Infective Endocarditis Caused by Staphylococcus aureus After Transcatheter Aortic Valve Replacement

David del Val, Mohamed Abdel-Wahab, Norman Mangner, Eric Durand, Nikolaj Ihlemann, Marina Urena, Costanza Pellegrini, Francesco Giannini, Tomasz Gasior, Wojtek Wojakowski, Martin Landt, Vincent Auffret, Jan Malte Sinning, Asim N. Cheema, Luis Nombela-Franco, Chekrallah Chamandi, Francisco Campelo-Parada, Erika Munoz-Garcia, Howard C. Herrmann, Luca TestaKim Won-Keun, Juan Carlos Castillo, Alberto Alperi, Didier Tchetche, Antonio L. Bartorelli, Samir Kapadia, Stefan Stortecky, Ignacio Amat-Santos, Harindra C. Wijeysundera, John Lisko, Enrique Gutiérrez-Ibanes, Vicenç Serra, Luisa Salido, Abdullah Alkhodair, Igor Vendramin, Tarun Chakravarty, Stamatios Lerakis, Victoria Vilalta, Ander Regueiro, Rafael Romaguera, Utz Kappert, Marco Barbanti, Jean Bernard Masson, Frédéric Maes, Claudia Fiorina, Antonio Miceli, Susheel Kodali, Henrique B. Ribeiro, Jose Armando Mangione, Fabio Sandoli de Brito, Guglielmo Mario Actis Dato, Francesco Rosato, Maria Cristina Ferreira, Valter Corriea de Lima, Alexandre Siciliano Colafranceschi, Alexandre Abizaid, Marcos Antonio Marino, Vinicius Esteves, Julio Andrea, Roger R. Godinho, Fernando Alfonso, Helene Eltchaninoff, Lars Søndergaard, Dominique Himbert, Oliver Husser, Azeem Latib, Hervé Le Breton, Clement Servoz, Isaac Pascual, Saif Siddiqui, Paolo Olivares, Rosana Hernandez-Antolin, John G. Webb, Sandro Sponga, Raj Makkar, Annapoorna S. Kini, Marouane Boukhris, Philippe Gervais, Axel Linke, Lisa Crusius, David Holzhey, Josep Rodés-Cabau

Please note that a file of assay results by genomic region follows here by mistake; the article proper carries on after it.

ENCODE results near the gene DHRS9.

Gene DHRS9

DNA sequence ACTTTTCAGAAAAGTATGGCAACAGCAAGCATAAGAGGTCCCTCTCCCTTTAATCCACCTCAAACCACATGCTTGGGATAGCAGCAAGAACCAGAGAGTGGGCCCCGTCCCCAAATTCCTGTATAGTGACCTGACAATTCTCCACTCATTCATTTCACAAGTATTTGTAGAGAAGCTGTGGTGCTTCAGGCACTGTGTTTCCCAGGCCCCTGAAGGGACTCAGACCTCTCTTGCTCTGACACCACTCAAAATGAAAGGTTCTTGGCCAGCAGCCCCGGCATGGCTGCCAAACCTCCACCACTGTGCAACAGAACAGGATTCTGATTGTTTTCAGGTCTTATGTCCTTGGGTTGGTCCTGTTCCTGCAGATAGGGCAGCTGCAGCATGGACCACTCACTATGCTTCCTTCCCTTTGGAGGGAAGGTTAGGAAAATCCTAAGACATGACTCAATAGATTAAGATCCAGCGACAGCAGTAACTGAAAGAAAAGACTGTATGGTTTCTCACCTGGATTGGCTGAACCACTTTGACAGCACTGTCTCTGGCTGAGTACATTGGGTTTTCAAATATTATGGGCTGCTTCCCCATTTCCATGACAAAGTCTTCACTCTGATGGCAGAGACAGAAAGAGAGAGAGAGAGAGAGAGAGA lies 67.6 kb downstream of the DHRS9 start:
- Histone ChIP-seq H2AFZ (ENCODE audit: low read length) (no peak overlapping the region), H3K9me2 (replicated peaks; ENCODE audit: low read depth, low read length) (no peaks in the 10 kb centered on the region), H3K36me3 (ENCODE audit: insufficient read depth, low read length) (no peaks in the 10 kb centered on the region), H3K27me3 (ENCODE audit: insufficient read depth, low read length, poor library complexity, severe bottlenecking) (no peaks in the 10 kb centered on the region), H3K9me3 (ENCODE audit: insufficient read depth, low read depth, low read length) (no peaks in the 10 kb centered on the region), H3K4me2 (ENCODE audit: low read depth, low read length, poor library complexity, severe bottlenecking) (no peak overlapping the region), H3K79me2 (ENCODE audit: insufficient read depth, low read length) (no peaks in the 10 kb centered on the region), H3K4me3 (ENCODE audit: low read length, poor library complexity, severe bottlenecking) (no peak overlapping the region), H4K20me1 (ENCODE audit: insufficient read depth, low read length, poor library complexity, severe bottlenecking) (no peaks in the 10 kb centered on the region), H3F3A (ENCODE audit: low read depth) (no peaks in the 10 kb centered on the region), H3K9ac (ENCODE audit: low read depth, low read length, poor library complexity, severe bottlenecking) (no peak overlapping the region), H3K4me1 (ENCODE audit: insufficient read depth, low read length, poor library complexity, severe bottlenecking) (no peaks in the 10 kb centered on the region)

Research output: Contribution to journalArticlepeer-review

Abstract

Background: Staphylococcus aureus (SA) has been extensively studied as causative microorganism of surgical prosthetic-valve infective endocarditis (IE). However, scarce evidence exists on SA IE after transcatheter aortic valve replacement (TAVR). Methods: Data were obtained from the Infectious Endocarditis After TAVR International Registry, including patients with definite IE after TAVR from 59 centres in 11 countries. Patients were divided into 2 groups according to microbiologic etiology: non-SA IE vs SA IE. Results: SA IE was identified in 141 patients out of 573 (24.6%), methicillin-sensitive SA in most cases (115/141, 81.6%). Self-expanding valves were more common than balloon-expandable valves in patients presenting with early SA IE. Major bleeding and sepsis complicating TAVR, neurologic symptoms or systemic embolism at admission, and IE with cardiac device involvement (other than the TAVR prosthesis) were associated with SA IE (P < 0.05 for all). Among patients with IE after TAVR, the likelihood of SA IE increased from 19% in the absence of those risk factors to 84.6% if ≥ 3 risk factors were present. In-hospital (47.8% vs 26.9%; P < 0.001) and 2-year (71.5% vs 49.6%; P < 0.001) mortality rates were higher among patients with SA IE vs non-SA IE. Surgery at the time of index SA IE episode was associated with lower mortality at follow-up compared with medical therapy alone (adjusted hazard ratio 0.46, 95% CI 0.22-0.96; P = 0.038). Conclusions: SA IE represented approximately 25% of IE cases after TAVR and was associated with very high in-hospital and late mortality. The presence of some features determined a higher likelihood of SA IE and could help to orientate early antibiotic regimen selection. Surgery at index SA IE was associated with improved outcomes, and its role should be evaluated in future studies.

Original languageEnglish (US)
Pages (from-to)102-112
Number of pages11
JournalCanadian Journal of Cardiology
Volume38
Issue number1
DOIs
StatePublished - Jan 2022

ASJC Scopus subject areas

  • Cardiology and Cardiovascular Medicine

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